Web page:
After Significant Erosion At Surfside Wastewater Plant, Town Starts Filling Sewer Bed

Jason Graziadei •

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The southernmost sewer bed as seen on Monday morning. Photo by Kit Noble.

The winter storms over the past month punched through the coastal bluff in front of Nantucket’s sewer beds along the south shore, sending waves through the chain link fence at the edge of the wastewater treatment facility’s property line as more than 40 feet worth of dunes was eroded.

This week the Nantucket Sewer Department began its initial response to the significant erosion by starting to fill in and close the southernmost bed. A bulldozer was spotted at the site Monday morning starting to spread out what is expected to be at least 10,000 cubic yards of dirt necessary to fill the bed.

“Because the level of this bed is almost the same elevation as the beach, filling in this bed will prevent or slow the ocean from any further progression inland to other beds,” Nantucket Sewer Department director David Gray told the Current. “This by no means is a permanent solution. This is just an emergency stopgap to try and prevent a breach. This is only step one of what’s sure to be a multi-piece solution.”

Gray said the state Department of Environmental Protection had authorized the decision to fill in the bed. The late December storm just before Christmas claimed more than 40 feet of the dune in front of the sewer beds, and the three successive storms in January caused additional erosion. A beach access road in front of the sewer beds that had been accessible as recently as the winter of 2022 is now completely gone.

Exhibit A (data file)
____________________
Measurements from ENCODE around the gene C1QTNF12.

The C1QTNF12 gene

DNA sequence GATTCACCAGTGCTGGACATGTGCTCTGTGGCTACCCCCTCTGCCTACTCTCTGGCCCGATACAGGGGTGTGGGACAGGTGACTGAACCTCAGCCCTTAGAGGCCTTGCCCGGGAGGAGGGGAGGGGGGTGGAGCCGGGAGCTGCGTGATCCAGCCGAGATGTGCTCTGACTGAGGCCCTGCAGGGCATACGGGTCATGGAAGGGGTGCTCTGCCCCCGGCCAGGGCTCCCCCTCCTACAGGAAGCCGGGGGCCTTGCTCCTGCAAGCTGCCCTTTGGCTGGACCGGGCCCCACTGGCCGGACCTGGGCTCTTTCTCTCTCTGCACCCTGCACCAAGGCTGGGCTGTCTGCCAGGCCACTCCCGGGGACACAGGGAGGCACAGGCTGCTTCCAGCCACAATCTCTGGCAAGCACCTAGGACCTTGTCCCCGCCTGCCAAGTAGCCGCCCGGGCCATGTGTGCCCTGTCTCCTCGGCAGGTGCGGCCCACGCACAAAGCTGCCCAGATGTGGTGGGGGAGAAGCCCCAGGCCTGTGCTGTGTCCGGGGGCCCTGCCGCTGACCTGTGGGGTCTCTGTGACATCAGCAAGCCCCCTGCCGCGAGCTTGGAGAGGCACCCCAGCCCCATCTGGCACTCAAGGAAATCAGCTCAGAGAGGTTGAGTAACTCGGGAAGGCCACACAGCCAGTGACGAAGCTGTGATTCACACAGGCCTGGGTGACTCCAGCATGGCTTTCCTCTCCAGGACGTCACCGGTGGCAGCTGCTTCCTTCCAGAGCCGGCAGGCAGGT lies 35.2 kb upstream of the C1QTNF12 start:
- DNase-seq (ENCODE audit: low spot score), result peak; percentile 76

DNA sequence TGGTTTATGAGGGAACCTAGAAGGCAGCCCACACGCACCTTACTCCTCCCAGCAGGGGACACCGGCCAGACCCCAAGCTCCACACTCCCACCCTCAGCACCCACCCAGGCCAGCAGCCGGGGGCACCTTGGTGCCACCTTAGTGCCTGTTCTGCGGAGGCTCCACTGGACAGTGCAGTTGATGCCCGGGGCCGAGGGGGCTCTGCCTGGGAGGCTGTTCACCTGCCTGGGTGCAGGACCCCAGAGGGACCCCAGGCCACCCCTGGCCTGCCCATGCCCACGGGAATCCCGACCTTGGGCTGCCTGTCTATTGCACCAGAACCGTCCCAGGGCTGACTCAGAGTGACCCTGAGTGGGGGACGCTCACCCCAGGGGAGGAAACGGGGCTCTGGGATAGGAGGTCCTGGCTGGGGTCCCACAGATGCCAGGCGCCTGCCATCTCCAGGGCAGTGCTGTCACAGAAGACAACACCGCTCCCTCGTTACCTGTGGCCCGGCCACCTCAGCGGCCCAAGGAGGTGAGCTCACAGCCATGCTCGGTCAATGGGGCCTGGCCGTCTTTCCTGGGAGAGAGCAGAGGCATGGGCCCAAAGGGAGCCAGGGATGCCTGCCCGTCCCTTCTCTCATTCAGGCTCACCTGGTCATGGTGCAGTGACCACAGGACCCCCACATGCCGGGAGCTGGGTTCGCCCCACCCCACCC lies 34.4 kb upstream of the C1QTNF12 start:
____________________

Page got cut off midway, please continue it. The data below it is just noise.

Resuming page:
While the one bed being filled was not actively being used, the concern is that if it got infiltrated with salt water, it could affect the other 14 beds at the treatment plant property. Filling the bed will not impact operations or capacity at the sewer facility.

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Photo by Kit Noble
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Photo by Kit Noble

Looking ahead, both Gray and the members of the town’s Coastal Resilience Advisory Committee (CRAC) will both be watching the area of the shoreline south of the sewer beds closely. Members of the committee visited the treatment facility property last week to view the erosion hotspot and discussed the situation during their meeting on Tuesday.

“If you haven’t been out there or had a tour, you’ll get a great sense of what’s at stake if we lose that, if it’s damaged, and what happens if the water comes in even more,” said CRAC chair Peter Brace.

Among other options, Brace said that the Sewer Department is looking at investing in steel sheeting to install and protect the sewer beds in the future. For now, though, the strategy is simply to buy time.

“If you fill in the beds, that can become like new frontage and hopefully that also buys you a little time,” said CRAC member Christy Kickham. “There are a few more bed expansion areas on that site, if needed.”

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The sewer beds in Sept. 2022. Photo by Peter Sutters
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Courtesy of the Nantucket Coastal Resilience Advisory Committee

The town’s Coastal Resilience Plan, which was finalized and approved by the Select Board in 2021, identifies the Surfside Wastewater Treatment Facility among the island’s critical infrastructure at risk due to erosion and prioritized it for protection.

The plan recommends “dune restoration and construction to reduce risk of erosion to critical infrastructure. Hard core dunes are appropriate given risk to critical facilities.” Such a project in front of the sewer beds would cost an estimated $33 million to $38 million with contingencies, along with annual operations and maintenance costs of $310,000, according to the town's plan. 

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Photo by Kit Noble
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